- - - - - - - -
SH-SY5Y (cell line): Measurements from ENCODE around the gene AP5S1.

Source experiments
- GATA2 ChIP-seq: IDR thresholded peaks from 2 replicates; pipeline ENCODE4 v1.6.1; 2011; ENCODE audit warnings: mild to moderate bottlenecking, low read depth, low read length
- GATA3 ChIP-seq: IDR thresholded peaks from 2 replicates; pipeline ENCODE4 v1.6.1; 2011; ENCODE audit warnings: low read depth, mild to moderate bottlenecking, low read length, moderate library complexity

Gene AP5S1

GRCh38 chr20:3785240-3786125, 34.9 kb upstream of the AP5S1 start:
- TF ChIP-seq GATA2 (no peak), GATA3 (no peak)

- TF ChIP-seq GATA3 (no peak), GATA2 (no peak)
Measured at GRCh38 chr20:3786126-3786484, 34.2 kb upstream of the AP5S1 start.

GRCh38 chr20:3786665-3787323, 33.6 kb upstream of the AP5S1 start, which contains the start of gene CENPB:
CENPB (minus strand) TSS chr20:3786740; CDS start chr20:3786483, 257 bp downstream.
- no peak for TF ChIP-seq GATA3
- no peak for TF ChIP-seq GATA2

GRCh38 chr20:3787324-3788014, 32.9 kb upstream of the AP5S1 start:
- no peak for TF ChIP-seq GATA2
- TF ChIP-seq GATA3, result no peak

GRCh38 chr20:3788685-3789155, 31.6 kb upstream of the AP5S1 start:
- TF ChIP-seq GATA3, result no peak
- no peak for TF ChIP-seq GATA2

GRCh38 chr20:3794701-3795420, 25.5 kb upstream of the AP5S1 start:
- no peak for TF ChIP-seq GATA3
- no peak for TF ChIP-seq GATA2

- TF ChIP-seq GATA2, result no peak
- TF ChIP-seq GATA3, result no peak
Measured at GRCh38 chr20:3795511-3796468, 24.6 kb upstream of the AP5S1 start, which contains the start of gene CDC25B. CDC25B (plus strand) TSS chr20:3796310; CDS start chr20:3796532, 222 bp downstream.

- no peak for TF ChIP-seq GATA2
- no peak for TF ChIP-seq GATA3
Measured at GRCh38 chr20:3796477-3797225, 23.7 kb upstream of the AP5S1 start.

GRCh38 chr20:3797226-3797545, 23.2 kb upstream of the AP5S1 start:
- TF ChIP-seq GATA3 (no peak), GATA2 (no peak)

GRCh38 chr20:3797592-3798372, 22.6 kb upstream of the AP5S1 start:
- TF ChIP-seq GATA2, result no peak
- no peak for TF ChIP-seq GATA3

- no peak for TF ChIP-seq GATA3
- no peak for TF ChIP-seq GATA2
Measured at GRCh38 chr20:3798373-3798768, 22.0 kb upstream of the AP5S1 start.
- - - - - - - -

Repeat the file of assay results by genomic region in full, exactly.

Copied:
SH-SY5Y (cell line): Measurements from ENCODE around the gene AP5S1.

Source experiments
- GATA2 ChIP-seq: IDR thresholded peaks from 2 replicates; pipeline ENCODE4 v1.6.1; 2011; ENCODE audit warnings: mild to moderate bottlenecking, low read depth, low read length
- GATA3 ChIP-seq: IDR thresholded peaks from 2 replicates; pipeline ENCODE4 v1.6.1; 2011; ENCODE audit warnings: low read depth, mild to moderate bottlenecking, low read length, moderate library complexity

Gene AP5S1

GRCh38 chr20:3785240-3786125, 34.9 kb upstream of the AP5S1 start:
- TF ChIP-seq GATA2 (no peak), GATA3 (no peak)

- TF ChIP-seq GATA3 (no peak), GATA2 (no peak)
Measured at GRCh38 chr20:3786126-3786484, 34.2 kb upstream of the AP5S1 start.

GRCh38 chr20:3786665-3787323, 33.6 kb upstream of the AP5S1 start, which contains the start of gene CENPB:
CENPB (minus strand) TSS chr20:3786740; CDS start chr20:3786483, 257 bp downstream.
- no peak for TF ChIP-seq GATA3
- no peak for TF ChIP-seq GATA2

GRCh38 chr20:3787324-3788014, 32.9 kb upstream of the AP5S1 start:
- no peak for TF ChIP-seq GATA2
- TF ChIP-seq GATA3, result no peak

GRCh38 chr20:3788685-3789155, 31.6 kb upstream of the AP5S1 start:
- TF ChIP-seq GATA3, result no peak
- no peak for TF ChIP-seq GATA2

GRCh38 chr20:3794701-3795420, 25.5 kb upstream of the AP5S1 start:
- no peak for TF ChIP-seq GATA3
- no peak for TF ChIP-seq GATA2

- TF ChIP-seq GATA2, result no peak
- TF ChIP-seq GATA3, result no peak
Measured at GRCh38 chr20:3795511-3796468, 24.6 kb upstream of the AP5S1 start, which contains the start of gene CDC25B. CDC25B (plus strand) TSS chr20:3796310; CDS start chr20:3796532, 222 bp downstream.

- no peak for TF ChIP-seq GATA2
- no peak for TF ChIP-seq GATA3
Measured at GRCh38 chr20:3796477-3797225, 23.7 kb upstream of the AP5S1 start.

GRCh38 chr20:3797226-3797545, 23.2 kb upstream of the AP5S1 start:
- TF ChIP-seq GATA3 (no peak), GATA2 (no peak)

GRCh38 chr20:3797592-3798372, 22.6 kb upstream of the AP5S1 start:
- TF ChIP-seq GATA2, result no peak
- no peak for TF ChIP-seq GATA3

- no peak for TF ChIP-seq GATA3
- no peak for TF ChIP-seq GATA2
Measured at GRCh38 chr20:3798373-3798768, 22.0 kb upstream of the AP5S1 start.